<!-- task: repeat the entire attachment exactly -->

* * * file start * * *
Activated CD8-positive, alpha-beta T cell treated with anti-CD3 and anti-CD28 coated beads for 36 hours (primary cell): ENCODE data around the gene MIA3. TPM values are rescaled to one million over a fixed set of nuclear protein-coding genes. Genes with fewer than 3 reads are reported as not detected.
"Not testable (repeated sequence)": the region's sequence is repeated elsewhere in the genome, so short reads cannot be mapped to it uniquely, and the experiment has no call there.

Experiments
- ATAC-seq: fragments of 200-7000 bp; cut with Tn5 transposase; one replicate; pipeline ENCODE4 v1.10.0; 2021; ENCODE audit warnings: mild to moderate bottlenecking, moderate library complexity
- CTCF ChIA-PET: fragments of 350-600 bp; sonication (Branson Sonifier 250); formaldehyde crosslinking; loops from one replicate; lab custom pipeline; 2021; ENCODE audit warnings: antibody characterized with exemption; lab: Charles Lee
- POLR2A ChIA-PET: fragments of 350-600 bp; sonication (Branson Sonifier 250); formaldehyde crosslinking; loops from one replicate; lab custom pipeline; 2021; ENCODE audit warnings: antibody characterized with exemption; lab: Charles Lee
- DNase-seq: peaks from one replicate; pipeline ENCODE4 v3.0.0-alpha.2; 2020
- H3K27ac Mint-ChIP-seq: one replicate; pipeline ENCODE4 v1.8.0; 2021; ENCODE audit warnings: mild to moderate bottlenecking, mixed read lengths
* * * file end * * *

Activated CD8-positive, alpha-beta T cell treated with anti-CD3 and anti-CD28 coated beads for 36 hours (primary cell): ENCODE data around the gene MIA3. TPM values are rescaled to one million over a fixed set of nuclear protein-coding genes. Genes with fewer than 3 reads are reported as not detected.
"Not testable (repeated sequence)": the region's sequence is repeated elsewhere in the genome, so short reads cannot be mapped to it uniquely, and the experiment has no call there.

Experiments
- ATAC-seq: fragments of 200-7000 bp; cut with Tn5 transposase; one replicate; pipeline ENCODE4 v1.10.0; 2021; ENCODE audit warnings: mild to moderate bottlenecking, moderate library complexity
- CTCF ChIA-PET: fragments of 350-600 bp; sonication (Branson Sonifier 250); formaldehyde crosslinking; loops from one replicate; lab custom pipeline; 2021; ENCODE audit warnings: antibody characterized with exemption; lab: Charles Lee
- POLR2A ChIA-PET: fragments of 350-600 bp; sonication (Branson Sonifier 250); formaldehyde crosslinking; loops from one replicate; lab custom pipeline; 2021; ENCODE audit warnings: antibody characterized with exemption; lab: Charles Lee
- DNase-seq: peaks from one replicate; pipeline ENCODE4 v3.0.0-alpha.2; 2020
- H3K27ac Mint-ChIP-seq: one replicate; pipeline ENCODE4 v1.8.0; 2021; ENCODE audit warnings: mild to moderate bottlenecking, mixed read lengths